You may call them courageous, foolhardy, admirable or just a little odd, but thousands of fundraisers are preparing to take the plunge into the winter sea.
Jim Young emerges from the sea at Rotherslade Bay on Gower
These fixtures of the festive calendar see the committed rush into the water, often in all manner of fancy dress, splash about for a minute or two and retreat to the shore for a well-deserved warm-up.
But what motivates those even tougher souls who enjoy a chilly dip most days of the week, all year round, even when there's no deserving charity to benefit?
Jim Young, 59, is so passionate about his regular swim he and his wife have bought a beach hut at Rotherslade Bay on Gower, on the south Wales coast.
He has been braving the cold waters for the last five years. Now, changing is easier and he can have a warming mug of coffee brewing for his return.
"You've got to steel yourself to do it, but when I am in I always think it's not so bad," he said.
"It's usually at its coldest at the end of February or the beginning of March.
"Every day I get an uplift from making my mind do what I want it to - making my body do what I want it to.
"It instils an ability to shrug off inclement weather and to plod on regardless.
"There is a moment after my swim when I am completely impervious to any weather and I can just stand and enjoy the awesome view for minutes.
WINTER SEA SWIMS IN WALES
Porthcawl (Christmas Day)
Pembrey (Boxing Day, 26 December)
Tenby (Boxing Day)
Criccieth (Boxing Day)
Saundersfoot (New Year's Day)
"Whether it's physiological or psychological or both, sitting on the bus going back, I feel completely relaxed and content."
There are a small number of others he regularly sees in the water, but the fact that the beach is quiet or even deserted just adds to his enjoyment.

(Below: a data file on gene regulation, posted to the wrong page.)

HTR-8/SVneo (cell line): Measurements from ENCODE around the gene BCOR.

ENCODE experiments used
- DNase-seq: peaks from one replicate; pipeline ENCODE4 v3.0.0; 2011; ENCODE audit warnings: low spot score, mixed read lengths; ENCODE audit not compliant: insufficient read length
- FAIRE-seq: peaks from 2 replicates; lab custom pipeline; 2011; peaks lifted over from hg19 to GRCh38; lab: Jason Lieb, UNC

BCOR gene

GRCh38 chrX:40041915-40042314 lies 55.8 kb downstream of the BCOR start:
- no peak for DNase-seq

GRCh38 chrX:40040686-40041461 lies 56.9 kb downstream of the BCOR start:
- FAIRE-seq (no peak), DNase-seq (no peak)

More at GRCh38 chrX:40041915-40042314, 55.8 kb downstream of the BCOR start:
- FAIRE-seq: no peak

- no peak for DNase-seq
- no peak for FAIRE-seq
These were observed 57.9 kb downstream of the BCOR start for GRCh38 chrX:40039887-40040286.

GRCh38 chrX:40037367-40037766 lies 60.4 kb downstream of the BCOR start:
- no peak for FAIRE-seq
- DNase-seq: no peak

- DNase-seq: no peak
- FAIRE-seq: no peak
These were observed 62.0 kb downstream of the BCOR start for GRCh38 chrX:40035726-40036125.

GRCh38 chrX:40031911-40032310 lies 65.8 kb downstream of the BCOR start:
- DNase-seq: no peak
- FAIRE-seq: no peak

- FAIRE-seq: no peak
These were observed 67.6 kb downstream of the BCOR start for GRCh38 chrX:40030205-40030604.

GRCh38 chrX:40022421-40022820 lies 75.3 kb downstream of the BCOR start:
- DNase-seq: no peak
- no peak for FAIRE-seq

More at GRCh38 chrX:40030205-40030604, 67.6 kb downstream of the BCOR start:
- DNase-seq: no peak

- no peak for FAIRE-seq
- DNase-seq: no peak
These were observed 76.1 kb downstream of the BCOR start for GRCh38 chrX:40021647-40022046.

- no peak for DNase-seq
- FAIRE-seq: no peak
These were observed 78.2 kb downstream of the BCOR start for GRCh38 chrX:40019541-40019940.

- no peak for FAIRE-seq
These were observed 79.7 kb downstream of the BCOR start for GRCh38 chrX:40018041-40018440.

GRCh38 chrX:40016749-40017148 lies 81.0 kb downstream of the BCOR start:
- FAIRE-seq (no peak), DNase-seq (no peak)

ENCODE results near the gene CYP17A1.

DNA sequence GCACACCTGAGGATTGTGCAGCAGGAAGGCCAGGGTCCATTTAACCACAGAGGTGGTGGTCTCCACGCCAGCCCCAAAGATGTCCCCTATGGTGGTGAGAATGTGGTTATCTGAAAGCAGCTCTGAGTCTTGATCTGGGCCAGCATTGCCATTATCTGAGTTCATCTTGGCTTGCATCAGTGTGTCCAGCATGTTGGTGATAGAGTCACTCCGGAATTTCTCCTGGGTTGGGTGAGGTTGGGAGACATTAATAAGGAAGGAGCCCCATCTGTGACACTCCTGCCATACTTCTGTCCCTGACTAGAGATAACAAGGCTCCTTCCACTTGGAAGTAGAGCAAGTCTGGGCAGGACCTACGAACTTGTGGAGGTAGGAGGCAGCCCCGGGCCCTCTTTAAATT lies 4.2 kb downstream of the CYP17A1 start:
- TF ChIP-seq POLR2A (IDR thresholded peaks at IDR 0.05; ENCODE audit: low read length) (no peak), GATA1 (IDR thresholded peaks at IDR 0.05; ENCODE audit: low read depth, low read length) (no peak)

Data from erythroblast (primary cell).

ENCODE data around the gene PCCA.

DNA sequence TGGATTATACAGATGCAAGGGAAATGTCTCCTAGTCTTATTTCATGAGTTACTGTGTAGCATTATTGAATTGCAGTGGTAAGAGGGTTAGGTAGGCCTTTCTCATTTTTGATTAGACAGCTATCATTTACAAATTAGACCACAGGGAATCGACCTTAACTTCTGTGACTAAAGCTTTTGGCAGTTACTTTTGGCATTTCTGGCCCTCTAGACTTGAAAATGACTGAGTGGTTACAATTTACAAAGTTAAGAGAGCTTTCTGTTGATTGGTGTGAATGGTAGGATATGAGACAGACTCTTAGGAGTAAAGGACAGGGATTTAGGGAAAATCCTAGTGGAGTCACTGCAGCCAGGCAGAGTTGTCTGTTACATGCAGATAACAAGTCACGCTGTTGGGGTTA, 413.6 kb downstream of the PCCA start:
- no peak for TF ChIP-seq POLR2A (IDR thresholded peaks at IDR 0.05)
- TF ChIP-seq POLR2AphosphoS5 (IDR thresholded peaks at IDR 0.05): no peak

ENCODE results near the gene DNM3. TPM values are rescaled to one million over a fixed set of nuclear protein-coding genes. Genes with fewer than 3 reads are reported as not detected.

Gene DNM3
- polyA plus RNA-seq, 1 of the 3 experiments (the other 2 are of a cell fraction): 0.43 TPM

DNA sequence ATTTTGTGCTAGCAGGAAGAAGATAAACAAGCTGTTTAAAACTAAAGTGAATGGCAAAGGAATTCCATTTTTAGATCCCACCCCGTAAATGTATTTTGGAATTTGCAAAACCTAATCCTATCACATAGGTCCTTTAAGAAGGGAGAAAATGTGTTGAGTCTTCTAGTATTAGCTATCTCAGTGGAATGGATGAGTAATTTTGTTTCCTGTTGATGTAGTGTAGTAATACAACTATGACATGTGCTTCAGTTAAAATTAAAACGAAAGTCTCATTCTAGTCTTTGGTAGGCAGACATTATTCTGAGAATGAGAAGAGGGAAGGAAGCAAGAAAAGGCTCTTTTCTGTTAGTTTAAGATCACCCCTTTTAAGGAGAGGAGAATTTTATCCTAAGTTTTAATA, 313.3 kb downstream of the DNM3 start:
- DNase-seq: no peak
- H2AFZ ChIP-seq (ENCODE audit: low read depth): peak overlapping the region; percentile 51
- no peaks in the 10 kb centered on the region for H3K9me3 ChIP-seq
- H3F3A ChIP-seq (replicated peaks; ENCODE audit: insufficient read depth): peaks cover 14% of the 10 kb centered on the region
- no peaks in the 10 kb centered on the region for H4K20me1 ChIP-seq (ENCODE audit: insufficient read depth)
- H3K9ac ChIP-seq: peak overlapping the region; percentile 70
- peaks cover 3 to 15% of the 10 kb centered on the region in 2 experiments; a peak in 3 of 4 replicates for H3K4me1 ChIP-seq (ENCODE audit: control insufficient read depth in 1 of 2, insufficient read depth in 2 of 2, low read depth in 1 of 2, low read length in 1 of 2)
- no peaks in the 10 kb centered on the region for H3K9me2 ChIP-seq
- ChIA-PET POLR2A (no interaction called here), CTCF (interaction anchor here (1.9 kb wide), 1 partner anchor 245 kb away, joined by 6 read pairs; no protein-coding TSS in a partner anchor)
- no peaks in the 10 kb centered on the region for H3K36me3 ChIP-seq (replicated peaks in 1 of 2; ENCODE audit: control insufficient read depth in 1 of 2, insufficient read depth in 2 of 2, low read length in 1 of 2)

"The ambience is much better," he adds.
He readily admits that some view such a regime as bordering on the eccentric.
"You sometimes see people pointing. If they talk to you it's the same question - is it cold?"
Apart from the obvious exercise, he also confesses that he is not aware of any other health benefits.
But further west, in Llanelli, Charlie Budd is convinced his regular swim is behind his claim never to have suffered a cold.
Charlie Budd has swum off the Llanelli coast for more than 70 years
Now 82, he gives it a miss on really chilly days, but has been a regular swimmer on Llanelli beach since he was boy.
"I used to go swimming in the docks most days - we would always meet up on Christmas Day," he said.
"I still go swimming at the beach."
There he is sometimes joined by a few friends - most in their 60s and 70s.
Charlie, who played rugby league for Llanelli in the late 1940s, said it was regular exercise that kept him in fine fettle.
"I've been very lucky," he said. "I still cycle. I will be at Cefn Sidan for the Walrus Dip on Boxing Day."
That annual fund-raising event has been a family affair since it first started and Charlie is always joined by his daughters and grandchildren.